Diseases of fruit trees in winter, how to save the garden

diseases of fruit trees in winter how to save the garden Blog

What diseases can attack our garden at any time of the year. These include bacterial blight, hole spot, moniliosis, moniliasis, scab and many others. The most common diseases of plants in the winter period – bulging, withering, frost and soaking. Therefore, it is necessary to ensure proper care of trees, carry out certain work in the garden during the winter, which will help all garden crops to survive the cold period of the year.

Root protrusion of fruit trees and shrubs
The real scourge of late planted crops is the protrusion of the root system, as when planting too late and the onset of low temperatures, it does not have time to develop well. Root protrusion of fruit trees and bushes occurs due to repeated thawing and freezing of the top soil layer. When water fractions in the soil freeze, ice crystals expand the soil, causing it to rise and lift the poorly rooted plant outward. When the soil begins to thaw, the soil settles, filling the resulting voids, and the tree or shrub remains in place, as if suspended a bit and the roots remain bare on top. Maybe you’ve noticed how, after winter, the roots in strawberries are out a bit, this is from the same story.

Plants with a weak root system are prone to bulging. Young seedlings planted in the fall have just such a weak root system, because they do not always have time to root well before such unstable weather.

You can prevent trouble by planting earlier in the fall or spring. Another way out of such a situation is planting seedlings with simultaneous digging of a wooden post nearby and fixing the tree or bush on it.

Well, if this has already happened to your tree (as in the photo above), then be sure to back up the soil with a mound to the base. This will protect the protruding roots from cracking during unstable weather with sudden changes in temperature. The photo above clearly shows that a mistake was made when planting the apple tree.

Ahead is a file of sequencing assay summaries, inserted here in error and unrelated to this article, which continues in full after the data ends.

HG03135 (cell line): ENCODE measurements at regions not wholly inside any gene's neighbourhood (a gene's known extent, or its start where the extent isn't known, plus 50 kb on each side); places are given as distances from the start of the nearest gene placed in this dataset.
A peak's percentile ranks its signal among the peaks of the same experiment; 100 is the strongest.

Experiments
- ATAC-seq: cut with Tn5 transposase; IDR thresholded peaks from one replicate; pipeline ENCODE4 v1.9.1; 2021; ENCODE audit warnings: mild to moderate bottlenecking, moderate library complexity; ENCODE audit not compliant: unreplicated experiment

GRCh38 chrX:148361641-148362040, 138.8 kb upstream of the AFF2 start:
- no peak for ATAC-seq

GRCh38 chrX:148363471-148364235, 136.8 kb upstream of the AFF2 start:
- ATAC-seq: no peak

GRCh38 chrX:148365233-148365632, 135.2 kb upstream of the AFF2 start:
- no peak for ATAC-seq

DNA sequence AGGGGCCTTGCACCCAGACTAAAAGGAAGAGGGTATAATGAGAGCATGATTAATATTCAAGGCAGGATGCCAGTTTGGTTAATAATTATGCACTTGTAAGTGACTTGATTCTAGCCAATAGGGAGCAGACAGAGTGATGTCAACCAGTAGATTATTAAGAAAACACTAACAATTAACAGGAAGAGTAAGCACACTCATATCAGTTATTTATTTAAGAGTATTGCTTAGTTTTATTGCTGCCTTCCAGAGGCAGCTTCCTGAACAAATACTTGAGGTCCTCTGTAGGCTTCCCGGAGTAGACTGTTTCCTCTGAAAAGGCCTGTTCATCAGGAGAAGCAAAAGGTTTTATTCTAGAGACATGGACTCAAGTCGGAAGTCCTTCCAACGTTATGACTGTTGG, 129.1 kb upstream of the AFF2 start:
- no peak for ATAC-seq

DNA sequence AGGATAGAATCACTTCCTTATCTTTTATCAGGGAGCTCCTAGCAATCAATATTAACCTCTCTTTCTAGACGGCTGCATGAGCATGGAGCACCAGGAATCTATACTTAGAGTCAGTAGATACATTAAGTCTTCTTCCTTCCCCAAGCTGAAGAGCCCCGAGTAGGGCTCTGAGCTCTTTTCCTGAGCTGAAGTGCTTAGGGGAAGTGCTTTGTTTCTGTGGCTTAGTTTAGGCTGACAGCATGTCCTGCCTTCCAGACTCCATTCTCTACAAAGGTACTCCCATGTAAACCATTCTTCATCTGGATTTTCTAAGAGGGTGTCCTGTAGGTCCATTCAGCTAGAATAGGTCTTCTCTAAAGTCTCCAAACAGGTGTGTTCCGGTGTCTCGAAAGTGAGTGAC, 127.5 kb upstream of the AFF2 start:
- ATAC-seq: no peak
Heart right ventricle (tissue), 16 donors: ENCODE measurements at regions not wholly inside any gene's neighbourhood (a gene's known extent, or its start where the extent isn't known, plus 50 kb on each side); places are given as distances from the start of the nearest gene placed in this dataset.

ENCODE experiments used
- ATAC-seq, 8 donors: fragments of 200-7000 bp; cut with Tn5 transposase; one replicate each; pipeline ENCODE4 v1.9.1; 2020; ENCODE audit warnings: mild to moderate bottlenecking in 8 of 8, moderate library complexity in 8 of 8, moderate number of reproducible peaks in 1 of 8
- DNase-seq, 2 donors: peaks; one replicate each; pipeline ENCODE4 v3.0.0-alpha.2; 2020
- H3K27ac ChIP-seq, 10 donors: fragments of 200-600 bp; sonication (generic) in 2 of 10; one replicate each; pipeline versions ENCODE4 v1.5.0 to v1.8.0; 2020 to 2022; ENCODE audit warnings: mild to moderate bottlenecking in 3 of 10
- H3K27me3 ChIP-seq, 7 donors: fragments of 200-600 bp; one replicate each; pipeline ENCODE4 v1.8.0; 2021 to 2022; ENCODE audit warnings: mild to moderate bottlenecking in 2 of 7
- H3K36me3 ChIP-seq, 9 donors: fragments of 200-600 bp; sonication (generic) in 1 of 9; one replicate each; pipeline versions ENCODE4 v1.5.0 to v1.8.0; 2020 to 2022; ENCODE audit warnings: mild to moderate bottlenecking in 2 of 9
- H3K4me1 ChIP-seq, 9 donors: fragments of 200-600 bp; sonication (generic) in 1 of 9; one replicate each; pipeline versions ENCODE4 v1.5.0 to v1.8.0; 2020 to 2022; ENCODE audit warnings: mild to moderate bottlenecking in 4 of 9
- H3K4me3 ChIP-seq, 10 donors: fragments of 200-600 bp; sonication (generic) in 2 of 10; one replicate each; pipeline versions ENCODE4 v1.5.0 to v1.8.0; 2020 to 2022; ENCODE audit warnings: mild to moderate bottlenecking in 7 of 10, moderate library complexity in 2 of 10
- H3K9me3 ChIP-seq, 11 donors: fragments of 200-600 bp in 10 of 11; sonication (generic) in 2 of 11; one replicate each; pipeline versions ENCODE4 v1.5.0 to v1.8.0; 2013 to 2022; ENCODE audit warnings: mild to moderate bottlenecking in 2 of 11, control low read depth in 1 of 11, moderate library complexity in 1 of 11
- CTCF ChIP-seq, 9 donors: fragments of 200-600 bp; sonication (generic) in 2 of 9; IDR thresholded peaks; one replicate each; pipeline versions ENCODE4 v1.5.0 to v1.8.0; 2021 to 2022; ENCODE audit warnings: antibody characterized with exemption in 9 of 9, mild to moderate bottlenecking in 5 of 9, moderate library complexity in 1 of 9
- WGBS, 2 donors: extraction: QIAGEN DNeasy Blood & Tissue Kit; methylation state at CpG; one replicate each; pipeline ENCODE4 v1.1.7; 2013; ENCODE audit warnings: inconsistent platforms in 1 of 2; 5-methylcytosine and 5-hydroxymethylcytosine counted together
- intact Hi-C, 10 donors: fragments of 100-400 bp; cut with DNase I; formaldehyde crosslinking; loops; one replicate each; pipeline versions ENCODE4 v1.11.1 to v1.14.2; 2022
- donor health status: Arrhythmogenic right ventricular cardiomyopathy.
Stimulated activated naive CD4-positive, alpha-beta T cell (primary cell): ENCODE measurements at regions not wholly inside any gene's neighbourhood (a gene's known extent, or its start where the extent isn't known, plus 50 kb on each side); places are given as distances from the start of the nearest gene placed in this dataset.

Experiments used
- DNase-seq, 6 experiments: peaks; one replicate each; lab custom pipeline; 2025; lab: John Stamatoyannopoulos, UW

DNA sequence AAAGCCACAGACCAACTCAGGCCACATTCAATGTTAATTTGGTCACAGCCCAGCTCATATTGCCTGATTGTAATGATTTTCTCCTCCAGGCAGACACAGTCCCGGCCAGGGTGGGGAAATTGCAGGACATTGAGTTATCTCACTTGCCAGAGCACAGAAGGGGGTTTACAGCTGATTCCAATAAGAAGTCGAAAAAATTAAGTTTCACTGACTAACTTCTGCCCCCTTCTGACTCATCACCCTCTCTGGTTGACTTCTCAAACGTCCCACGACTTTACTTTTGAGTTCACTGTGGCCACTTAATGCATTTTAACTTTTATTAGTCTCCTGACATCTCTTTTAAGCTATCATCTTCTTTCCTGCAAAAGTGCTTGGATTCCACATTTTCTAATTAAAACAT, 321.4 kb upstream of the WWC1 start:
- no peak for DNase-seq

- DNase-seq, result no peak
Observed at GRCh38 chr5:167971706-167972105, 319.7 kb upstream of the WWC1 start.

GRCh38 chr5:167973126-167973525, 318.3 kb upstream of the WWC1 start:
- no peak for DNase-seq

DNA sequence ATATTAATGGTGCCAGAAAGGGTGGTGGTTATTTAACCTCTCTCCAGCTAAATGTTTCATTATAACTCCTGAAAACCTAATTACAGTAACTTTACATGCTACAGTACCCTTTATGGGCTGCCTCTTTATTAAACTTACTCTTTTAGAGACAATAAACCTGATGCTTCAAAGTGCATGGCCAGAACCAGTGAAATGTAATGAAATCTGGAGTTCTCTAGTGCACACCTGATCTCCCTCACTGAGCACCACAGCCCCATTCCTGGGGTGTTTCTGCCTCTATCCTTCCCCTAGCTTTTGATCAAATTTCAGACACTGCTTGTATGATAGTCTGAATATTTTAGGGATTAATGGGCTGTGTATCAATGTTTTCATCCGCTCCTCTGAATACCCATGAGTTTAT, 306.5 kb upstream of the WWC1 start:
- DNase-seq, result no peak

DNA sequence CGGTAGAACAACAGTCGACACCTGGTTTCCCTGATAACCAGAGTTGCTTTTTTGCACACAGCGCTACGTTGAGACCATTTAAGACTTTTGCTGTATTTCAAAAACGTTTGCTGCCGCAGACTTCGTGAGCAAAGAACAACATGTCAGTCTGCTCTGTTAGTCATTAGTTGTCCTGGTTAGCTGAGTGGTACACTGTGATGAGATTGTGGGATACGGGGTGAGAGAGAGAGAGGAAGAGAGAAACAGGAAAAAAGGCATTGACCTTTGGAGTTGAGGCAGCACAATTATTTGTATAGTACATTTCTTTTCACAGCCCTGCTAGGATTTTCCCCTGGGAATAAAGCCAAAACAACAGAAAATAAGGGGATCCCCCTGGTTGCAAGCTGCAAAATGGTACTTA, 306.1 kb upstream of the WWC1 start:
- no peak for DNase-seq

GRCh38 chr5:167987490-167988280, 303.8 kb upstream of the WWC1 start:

Freezing, subfreezing of garden trees
Heat-loving crops are characterized by frequent freezing of both individual parts and complete death, especially in snowless winters with strong winds. What to do to avoid such a situation in the garden – frozen tree?

Snow retention saves the garden. For this purpose, artificial earthen embankments or barriers of improvised materials, such as wooden boards, are arranged. In winter, periodically fill the areas in which the wind blew away the snow cover with snow.

In winters without snow apply digging, covering with insulating materials, peat, lapnik.

Shrubs have the hardest time, because due to their natural features, the wood on the root neck and the lower part of the shoots matures in the last place. This often leads to their damage by frosts, so it is recommended to obligatorily dip or cover them for the winter.

Soaking the root system of the plants
In areas with a close occurrence of groundwater, as well as in low places during the spring snowmelt, gardens suffer from soaking. Worsens the situation by a sharp rise in temperature during the day and a fall at night. Obligatory condition for garden cultivation in such conditions is a device drainage system. Around fruit and shrub crops is effective digging grooves to divert water. Flowerbeds are better to arrange on the bulk of the high beds.

Weeping of plants